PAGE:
We’re going land of history Today! It is a fairy tale themed amusement park for small children. It’s perfect for my daughters and their cousins who are coming with us. Going to Story Land is a great reason to share science lessons that can be taught against the backdrop of amusement park rides like roller coasters and spinning teacups.
- CK-12 offers many interactive simulations for physics and math concepts. One of them is this roller coaster simulator. The voiceover of the simulation is very robotic. The redeeming quality of CK-12 roller coaster simulation is that students can customize the size of the roller coaster to see how the changes they make impact the speed, potential energy, kinetic energy, and heat generated by the roller coaster.
- PhET offers many lessons and interactive activities to help students understand various forces in physics. Be sure to consult their list whenever you need help explaining a physics concept to students.
- PBS Learning Media offers a handful of resources for teaching and learning roller coaster physics. Energy transfer in a roller coaster is an interactive lesson designed for elementary and middle school students. Energy in a rollercoaster is a simple interactive graphic that students can use to see how changes to the design of a roller coaster impact the speed of the roller coaster. Centripetal force in roller coaster loops is a short video that shows why it’s not just the harness that holds your seat on a roller coaster.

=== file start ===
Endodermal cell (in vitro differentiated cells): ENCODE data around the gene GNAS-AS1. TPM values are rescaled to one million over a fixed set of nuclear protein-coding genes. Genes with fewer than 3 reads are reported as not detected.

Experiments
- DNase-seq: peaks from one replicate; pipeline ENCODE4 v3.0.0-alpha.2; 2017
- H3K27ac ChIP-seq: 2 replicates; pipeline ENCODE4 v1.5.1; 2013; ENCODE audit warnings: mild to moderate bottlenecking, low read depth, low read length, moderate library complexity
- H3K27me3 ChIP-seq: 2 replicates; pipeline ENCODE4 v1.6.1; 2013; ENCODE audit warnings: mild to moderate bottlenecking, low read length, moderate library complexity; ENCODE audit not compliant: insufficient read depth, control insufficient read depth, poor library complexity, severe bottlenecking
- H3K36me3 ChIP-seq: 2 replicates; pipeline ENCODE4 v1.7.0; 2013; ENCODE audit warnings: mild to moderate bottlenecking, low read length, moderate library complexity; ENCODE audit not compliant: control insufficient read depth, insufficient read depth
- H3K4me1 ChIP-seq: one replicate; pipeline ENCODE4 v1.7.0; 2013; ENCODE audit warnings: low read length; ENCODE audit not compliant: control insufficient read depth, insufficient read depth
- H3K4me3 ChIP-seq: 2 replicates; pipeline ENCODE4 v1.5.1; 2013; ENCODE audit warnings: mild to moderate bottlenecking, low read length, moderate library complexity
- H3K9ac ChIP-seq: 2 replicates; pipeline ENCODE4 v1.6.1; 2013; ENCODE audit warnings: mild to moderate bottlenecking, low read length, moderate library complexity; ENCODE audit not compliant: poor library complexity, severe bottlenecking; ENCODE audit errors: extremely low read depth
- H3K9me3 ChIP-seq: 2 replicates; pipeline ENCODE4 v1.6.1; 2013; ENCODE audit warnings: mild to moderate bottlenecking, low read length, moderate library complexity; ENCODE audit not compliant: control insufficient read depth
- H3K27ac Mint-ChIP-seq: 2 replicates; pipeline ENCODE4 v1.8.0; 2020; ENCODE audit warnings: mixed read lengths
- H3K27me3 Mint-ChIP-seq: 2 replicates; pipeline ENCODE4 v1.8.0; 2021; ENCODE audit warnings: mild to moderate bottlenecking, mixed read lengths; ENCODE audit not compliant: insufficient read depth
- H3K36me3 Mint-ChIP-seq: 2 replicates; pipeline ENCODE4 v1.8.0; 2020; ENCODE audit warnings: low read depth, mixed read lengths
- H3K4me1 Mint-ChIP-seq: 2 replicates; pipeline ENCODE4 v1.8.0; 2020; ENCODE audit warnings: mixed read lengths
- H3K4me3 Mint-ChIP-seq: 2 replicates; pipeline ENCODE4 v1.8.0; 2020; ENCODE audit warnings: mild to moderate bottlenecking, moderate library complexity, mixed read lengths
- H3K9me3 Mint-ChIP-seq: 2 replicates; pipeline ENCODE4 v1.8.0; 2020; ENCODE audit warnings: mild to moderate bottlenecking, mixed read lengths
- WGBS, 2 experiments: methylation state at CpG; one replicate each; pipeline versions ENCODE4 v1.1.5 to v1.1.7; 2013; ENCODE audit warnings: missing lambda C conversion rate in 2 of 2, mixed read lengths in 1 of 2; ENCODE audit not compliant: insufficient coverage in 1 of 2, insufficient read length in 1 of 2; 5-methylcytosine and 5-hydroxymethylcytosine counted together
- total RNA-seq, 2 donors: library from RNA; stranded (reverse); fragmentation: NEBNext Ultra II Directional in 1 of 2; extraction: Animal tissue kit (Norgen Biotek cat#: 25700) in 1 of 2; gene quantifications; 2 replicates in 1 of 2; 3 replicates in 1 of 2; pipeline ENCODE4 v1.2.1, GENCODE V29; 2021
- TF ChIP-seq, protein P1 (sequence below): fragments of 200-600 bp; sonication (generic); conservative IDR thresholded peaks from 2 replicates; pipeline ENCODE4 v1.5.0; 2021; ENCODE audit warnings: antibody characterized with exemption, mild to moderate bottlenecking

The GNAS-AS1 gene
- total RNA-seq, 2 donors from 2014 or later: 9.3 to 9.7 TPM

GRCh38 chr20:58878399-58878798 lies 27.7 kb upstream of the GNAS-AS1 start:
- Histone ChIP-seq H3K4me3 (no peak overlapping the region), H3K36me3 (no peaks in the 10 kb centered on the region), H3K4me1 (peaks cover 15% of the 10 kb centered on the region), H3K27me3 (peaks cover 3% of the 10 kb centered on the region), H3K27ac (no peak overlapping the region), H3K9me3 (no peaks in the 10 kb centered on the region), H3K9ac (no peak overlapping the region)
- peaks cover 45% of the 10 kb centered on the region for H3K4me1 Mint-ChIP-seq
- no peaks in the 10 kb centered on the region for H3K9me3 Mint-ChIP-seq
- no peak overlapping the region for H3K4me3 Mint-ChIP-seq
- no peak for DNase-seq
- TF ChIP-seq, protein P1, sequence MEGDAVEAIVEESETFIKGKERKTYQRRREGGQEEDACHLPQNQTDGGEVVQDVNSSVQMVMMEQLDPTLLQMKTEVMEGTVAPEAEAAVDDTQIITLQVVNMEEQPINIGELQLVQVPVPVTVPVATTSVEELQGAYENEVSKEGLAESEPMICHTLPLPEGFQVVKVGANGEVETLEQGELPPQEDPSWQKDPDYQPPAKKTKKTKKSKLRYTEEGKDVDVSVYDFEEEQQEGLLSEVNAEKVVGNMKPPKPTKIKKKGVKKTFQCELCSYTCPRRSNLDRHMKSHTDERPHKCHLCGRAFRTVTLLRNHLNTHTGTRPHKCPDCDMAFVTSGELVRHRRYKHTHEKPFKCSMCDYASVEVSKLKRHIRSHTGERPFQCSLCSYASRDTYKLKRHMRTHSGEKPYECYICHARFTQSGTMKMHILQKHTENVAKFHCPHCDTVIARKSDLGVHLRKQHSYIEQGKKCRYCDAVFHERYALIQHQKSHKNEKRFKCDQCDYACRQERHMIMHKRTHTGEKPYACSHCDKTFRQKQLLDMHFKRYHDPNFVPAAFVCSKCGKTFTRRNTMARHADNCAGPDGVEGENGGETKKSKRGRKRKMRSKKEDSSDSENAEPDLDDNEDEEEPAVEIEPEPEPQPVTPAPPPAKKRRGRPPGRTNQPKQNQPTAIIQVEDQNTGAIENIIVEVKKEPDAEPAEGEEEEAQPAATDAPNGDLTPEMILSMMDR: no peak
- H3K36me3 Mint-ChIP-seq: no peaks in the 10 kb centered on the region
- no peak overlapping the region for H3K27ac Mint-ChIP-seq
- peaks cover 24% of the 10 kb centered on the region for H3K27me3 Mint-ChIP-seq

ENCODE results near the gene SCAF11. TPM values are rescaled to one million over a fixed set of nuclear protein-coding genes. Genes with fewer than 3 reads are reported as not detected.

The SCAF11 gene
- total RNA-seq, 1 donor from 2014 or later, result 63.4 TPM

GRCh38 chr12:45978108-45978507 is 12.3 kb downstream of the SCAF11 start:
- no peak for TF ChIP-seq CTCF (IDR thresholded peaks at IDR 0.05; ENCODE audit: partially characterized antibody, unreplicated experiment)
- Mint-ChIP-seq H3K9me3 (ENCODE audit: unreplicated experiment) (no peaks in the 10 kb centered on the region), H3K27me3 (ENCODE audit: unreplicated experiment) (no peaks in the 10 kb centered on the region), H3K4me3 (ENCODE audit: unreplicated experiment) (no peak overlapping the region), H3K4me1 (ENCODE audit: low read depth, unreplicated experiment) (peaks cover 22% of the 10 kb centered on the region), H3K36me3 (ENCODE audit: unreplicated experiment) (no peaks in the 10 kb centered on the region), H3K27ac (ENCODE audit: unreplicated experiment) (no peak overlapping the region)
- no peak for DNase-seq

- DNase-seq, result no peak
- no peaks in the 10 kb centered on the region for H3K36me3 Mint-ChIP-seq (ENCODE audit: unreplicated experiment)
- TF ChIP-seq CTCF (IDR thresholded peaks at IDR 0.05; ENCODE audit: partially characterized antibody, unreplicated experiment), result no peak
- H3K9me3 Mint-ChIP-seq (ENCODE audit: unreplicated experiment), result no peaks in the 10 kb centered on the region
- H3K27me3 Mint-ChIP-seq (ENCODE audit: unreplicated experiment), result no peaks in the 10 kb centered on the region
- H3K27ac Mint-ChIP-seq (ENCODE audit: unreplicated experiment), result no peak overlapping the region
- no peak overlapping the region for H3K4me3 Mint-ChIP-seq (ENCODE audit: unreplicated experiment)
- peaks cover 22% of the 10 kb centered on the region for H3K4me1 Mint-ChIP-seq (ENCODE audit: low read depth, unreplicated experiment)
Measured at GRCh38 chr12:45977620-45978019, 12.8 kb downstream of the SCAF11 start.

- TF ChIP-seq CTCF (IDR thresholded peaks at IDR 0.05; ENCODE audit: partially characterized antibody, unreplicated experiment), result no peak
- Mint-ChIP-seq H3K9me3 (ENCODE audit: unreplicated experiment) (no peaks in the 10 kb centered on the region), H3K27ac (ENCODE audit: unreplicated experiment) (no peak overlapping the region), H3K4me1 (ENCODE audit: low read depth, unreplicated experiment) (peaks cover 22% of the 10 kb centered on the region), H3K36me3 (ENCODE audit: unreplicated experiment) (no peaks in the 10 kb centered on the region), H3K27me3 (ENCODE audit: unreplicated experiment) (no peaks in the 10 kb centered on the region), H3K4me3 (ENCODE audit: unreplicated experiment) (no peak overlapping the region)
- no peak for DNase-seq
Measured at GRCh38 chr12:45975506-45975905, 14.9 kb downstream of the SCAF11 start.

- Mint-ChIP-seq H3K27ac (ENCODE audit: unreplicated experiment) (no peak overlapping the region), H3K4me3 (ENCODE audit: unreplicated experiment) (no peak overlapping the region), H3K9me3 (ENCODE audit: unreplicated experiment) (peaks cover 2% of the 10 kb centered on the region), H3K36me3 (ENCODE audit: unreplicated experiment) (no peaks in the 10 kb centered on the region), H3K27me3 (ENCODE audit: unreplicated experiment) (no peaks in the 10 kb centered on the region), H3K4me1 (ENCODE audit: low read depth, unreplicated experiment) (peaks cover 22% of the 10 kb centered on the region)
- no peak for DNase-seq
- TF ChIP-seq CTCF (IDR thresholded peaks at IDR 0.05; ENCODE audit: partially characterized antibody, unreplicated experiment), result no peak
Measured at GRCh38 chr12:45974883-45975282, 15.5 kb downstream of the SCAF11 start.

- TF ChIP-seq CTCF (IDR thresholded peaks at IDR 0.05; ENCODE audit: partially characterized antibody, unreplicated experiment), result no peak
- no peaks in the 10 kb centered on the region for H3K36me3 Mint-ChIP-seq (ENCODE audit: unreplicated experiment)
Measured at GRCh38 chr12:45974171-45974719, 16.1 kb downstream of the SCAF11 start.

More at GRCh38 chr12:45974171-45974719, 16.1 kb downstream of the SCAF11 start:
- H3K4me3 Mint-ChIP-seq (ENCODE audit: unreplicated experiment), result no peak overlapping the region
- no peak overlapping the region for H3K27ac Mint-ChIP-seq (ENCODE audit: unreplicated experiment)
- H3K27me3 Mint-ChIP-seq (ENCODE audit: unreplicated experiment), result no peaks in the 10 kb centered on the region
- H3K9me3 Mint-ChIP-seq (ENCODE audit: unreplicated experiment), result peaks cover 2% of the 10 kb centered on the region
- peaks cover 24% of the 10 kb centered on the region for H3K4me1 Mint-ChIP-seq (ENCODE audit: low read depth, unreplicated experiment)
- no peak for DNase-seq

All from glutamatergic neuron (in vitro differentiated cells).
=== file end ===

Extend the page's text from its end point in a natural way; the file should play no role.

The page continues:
- Teach engineering offers a practical lesson plan for teaching roller coaster physics. In the lesson, students build and test roller coaster models to learn about the forces that affect roller coaster speed.
- How roller coasters affect your body is a TED-Ed lesson that begins with the history of America’s first roller coasters and the injuries they caused to riders. The lesson then goes on to explain how the forces of a roller coaster can affect your body, how roller coaster designers take these forces into account, and why roller coasters have become faster and safer over the years.
CK-12 offers some interactive simulations and lessons on centripetal force. Students can use them on their own or as part of a larger lesson that you lead.
Here is a video made by students address centripetal force in the context of the “teacup problem”. Skip to the two minute mark to see how he calls on his brother to create the explanation.
Planet Nutshell has published a concise and lively explanation of the centripetal force. You can watch it here or as embedded below.